We’ve seen a lot in the news recently about newborn screening, and we asked our resident expert Dr Ellie Cannon to explain a little more on the subject. A fascinating read! 

Newborn screening is one of those things that just happens in the crazy haziness of the first few days of your baby’s life with little fanfare. For most of us, the heelprick test thankfully makes very little impact on our lives while we are busy with our precious new baby. In fact you’ve probably never even heard of the sweetly named Maple Syrup Urine Disease or the slightly less catchy Isovaleric Acidaemia. But thankfully, newborn babies in this country are now being screened for quite a few of these inherited illnesses which are rare, but hugely devastating.

For many years the NHS has been testing UK babies when they are a week old – this is known as the heel-prick test and is a quick blood test taken from the heel. It usually goes by in a flash, and you only remember when you are sent the results in the post.

This old test was testing for diseases including cystic fibrosis, hypothyroidism and sickle cell disease. The idea of detecting these early is to prevent the damaging consequences and start treatment straight away. Babies with these conditions cannot grow and thrive, and early detection is the key to a much better prognosis.

In 2015 we are getting even more tests for our newborns and this is great news. From this year babies are also to be tested for 4 other genetic diseases which are equally damaging. These are very rare diseases which very few people have heard of such as the strangely-named Maple Syrup Urine Disease. It is called that incidentally because one of the first signs can be the smell of the urine of the baby, which smells particularly sweet.

Most people haven’t heard of these – they’re not big topics for discussion at antenatal classes or even at medical school to be honest. And that is because they are unusual – Maple Syrup Urine Disease affects 1 in 116,000 babies born in the UK each year.

But this new testing is really crucial. Although the conditions are very unusual, when they do occur they are devastating. The abnormal metabolism of the babies causes poor feeding, growth failure, brain damage and early death. If they are picked up early with the heel – prick test, treatment can be given early before any damage is done. This is a real chance to avoid something terrible in our precious children.

The new test will probably only benefit as few as 30 babies a year in the UK, but for those babies and their families it will be life-changing.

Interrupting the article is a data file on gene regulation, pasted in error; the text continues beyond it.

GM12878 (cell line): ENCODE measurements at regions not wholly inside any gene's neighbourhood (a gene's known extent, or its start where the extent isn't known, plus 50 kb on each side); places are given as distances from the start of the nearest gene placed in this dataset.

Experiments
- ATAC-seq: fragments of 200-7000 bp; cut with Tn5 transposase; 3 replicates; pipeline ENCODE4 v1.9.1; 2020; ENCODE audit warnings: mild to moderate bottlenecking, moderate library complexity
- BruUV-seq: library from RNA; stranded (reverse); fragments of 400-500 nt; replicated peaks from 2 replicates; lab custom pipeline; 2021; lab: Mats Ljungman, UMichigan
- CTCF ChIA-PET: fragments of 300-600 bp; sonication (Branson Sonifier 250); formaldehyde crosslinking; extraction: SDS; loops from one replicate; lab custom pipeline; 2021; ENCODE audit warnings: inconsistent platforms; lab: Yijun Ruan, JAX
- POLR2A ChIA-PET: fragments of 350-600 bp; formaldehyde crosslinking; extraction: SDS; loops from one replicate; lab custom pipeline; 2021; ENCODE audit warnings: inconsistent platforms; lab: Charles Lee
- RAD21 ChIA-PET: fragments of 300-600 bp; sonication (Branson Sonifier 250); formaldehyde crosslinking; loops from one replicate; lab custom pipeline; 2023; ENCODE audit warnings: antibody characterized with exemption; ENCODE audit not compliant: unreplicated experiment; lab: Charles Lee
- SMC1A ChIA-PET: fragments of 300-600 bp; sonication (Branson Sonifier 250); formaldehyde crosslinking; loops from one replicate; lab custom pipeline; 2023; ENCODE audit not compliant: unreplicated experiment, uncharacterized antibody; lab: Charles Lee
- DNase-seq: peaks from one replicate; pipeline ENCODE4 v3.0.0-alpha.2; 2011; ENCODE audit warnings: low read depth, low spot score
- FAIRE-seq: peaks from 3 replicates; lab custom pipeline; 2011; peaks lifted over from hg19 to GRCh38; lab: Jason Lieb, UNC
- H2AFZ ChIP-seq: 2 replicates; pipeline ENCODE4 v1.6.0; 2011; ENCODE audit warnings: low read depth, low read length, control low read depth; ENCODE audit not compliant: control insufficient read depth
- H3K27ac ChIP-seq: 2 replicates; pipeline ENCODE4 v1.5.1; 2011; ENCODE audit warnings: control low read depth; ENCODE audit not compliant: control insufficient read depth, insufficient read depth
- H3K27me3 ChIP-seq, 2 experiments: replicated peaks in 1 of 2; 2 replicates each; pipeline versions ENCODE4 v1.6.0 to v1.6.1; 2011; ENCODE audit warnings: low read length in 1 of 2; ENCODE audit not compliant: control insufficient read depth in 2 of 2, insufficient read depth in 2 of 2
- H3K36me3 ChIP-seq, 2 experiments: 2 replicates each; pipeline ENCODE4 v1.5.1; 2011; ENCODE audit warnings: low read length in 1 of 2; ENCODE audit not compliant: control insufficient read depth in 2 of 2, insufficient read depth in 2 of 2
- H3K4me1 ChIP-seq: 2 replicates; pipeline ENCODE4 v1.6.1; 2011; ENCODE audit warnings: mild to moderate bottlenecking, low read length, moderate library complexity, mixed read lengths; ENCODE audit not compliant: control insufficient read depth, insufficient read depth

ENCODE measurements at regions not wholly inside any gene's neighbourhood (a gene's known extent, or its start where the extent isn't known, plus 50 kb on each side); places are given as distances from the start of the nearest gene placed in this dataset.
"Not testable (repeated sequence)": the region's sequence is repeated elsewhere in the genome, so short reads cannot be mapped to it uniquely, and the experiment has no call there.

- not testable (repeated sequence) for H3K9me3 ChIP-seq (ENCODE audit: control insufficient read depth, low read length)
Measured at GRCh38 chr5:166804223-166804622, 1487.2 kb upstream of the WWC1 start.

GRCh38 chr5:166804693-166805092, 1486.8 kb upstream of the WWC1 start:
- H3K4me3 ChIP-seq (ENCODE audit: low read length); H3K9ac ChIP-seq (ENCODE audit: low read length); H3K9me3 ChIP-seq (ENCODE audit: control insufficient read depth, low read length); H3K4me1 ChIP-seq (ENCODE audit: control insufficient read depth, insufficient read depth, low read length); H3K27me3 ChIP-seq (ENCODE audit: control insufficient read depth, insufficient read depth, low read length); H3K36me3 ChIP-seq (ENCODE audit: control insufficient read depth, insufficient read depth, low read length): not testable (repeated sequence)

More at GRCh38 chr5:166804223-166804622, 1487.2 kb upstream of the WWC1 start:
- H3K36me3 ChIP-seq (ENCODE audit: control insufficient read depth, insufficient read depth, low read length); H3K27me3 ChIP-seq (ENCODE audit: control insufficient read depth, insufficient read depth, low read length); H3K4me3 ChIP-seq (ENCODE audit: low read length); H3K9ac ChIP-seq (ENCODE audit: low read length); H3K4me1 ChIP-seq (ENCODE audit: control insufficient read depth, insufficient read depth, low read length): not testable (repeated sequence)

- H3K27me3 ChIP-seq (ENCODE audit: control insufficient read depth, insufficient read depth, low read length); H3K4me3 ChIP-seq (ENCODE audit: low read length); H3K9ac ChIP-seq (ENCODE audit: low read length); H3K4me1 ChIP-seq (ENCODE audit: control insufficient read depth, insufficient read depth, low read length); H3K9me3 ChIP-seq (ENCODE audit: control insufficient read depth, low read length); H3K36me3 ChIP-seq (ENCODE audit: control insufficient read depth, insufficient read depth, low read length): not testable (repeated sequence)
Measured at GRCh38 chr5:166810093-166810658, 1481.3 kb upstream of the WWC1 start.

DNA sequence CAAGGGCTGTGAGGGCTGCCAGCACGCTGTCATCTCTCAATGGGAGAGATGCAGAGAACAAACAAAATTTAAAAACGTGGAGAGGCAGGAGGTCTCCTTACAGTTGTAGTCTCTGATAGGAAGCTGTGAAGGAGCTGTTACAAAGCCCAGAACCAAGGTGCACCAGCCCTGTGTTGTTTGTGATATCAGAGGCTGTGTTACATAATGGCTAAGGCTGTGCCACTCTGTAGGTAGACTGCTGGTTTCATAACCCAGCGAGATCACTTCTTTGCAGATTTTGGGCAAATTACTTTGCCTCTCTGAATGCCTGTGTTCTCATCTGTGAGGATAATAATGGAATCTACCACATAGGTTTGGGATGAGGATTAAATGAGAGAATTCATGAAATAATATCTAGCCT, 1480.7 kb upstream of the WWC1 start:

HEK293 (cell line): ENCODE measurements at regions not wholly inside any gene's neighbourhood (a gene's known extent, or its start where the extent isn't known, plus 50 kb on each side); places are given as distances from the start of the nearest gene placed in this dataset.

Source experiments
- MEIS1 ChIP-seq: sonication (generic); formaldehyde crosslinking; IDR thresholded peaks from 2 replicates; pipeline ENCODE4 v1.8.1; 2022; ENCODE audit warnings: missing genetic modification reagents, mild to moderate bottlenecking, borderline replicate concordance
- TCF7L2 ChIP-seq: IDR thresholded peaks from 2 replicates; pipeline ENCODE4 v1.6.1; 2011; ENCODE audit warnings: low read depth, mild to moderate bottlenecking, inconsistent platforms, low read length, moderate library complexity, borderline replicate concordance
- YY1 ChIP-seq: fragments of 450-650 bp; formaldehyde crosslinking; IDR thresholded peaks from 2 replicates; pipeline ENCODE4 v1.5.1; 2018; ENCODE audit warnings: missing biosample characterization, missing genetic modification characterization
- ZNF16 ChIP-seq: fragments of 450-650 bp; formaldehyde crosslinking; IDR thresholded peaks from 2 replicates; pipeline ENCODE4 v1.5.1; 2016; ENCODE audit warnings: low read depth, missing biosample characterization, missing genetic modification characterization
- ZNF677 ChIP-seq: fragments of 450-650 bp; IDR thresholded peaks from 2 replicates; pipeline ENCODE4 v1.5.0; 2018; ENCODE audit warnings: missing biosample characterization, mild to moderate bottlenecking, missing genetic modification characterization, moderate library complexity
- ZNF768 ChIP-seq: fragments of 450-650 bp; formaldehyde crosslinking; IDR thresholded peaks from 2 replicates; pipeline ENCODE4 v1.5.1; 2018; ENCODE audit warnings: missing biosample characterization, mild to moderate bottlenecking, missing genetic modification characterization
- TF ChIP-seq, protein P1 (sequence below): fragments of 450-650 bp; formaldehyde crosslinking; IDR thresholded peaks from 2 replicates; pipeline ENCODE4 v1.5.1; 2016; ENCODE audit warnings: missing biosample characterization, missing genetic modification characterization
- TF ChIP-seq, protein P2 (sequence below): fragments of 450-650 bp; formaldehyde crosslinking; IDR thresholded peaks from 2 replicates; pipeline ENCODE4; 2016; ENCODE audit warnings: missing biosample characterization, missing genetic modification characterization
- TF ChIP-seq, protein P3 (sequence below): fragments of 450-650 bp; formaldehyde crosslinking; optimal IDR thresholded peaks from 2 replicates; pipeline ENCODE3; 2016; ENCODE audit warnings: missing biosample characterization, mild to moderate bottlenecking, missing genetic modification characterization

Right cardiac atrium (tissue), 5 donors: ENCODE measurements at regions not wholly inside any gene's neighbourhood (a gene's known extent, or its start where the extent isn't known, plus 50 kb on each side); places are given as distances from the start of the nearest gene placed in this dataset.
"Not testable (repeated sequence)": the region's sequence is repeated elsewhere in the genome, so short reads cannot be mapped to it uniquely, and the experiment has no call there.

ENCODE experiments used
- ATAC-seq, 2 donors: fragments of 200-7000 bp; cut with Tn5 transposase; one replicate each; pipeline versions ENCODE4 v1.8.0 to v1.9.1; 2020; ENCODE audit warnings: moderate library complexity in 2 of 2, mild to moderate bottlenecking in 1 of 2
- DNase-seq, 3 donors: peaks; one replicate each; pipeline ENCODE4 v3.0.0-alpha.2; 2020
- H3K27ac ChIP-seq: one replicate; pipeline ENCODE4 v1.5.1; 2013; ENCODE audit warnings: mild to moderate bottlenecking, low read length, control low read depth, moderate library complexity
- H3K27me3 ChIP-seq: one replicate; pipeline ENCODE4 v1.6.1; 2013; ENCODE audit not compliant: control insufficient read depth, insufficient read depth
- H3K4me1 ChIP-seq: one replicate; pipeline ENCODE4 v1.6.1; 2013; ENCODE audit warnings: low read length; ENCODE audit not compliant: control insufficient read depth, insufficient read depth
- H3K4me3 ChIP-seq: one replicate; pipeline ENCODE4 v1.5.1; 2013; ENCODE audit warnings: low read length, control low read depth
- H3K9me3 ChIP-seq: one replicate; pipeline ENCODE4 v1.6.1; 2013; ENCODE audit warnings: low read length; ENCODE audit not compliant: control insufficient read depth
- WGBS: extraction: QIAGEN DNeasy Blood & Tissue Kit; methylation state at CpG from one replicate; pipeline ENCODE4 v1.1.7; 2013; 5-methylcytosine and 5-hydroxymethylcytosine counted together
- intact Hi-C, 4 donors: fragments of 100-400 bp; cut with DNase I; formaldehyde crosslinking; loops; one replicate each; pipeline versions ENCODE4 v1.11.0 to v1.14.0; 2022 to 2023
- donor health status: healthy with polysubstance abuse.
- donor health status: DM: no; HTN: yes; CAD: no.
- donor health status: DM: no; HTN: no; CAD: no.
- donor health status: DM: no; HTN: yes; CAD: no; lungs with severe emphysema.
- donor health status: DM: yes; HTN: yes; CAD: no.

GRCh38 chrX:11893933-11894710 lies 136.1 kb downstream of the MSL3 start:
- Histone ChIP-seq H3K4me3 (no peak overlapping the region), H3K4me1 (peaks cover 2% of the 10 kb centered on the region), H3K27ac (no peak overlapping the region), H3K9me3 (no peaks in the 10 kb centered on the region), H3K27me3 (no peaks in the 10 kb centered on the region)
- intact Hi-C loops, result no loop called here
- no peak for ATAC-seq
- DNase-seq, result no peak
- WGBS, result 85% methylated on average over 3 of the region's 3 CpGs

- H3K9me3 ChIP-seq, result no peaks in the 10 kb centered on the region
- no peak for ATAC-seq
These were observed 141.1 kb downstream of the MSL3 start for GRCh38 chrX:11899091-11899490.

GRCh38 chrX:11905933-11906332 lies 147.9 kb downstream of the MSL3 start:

Dr Ellie Cannon author of ‘Keep Calm; the New Mum’s Manual’ (Vermilion) available at Amazon.com.



About The Author

Celebrity GP

Dr Ellie Cannon is in her 30s and, many would say, she is the modern face of general practice today. Vivacious and approachable, a doctor and a mother, she is best placed to write this practical, no-nonsense guide to parenting. From delivering a baby on the floor of her surgery to comforting dying patients in the middle of the night, Ellie has seen and done a lot. She's vocal about her opinions across a wide range of topics including diet, alcoholism, mental health, dementia and the changing climate of the NHS. Ellie is currently resident GP for the Mail on Sunday, Mailonline and Woman Magazine, and is a regular contributor to Cosmopolitan magazine and has a weekly column in The Jewish Chronicle.Good Housekeeping featured Ellie in a recent piece on ‘Britain's Top 25 Female Doctors'. She' s one of the resident medical experts for Channel 4's Health Freaks which airs weekly, during evening prime-time viewing and is frequently on Sky News, BBC Breakfast, Daybreak, This Morning and BBC Radio 4.In addition to all this,Dr Elliehas just been confirmed for a regular weekly slot on Sky Sunrise every Tuesday morning at 8.45am. Ellie Cannon read medicine at Cambridge University, completing her training at the Royal Free Hospital in London. She spent 5 years in hospital medicine before embarking on a career in General Practice. Ellie lives with her husband and two children in London. When not in the surgery or with her family, she can be found running on Hampstead Heath.

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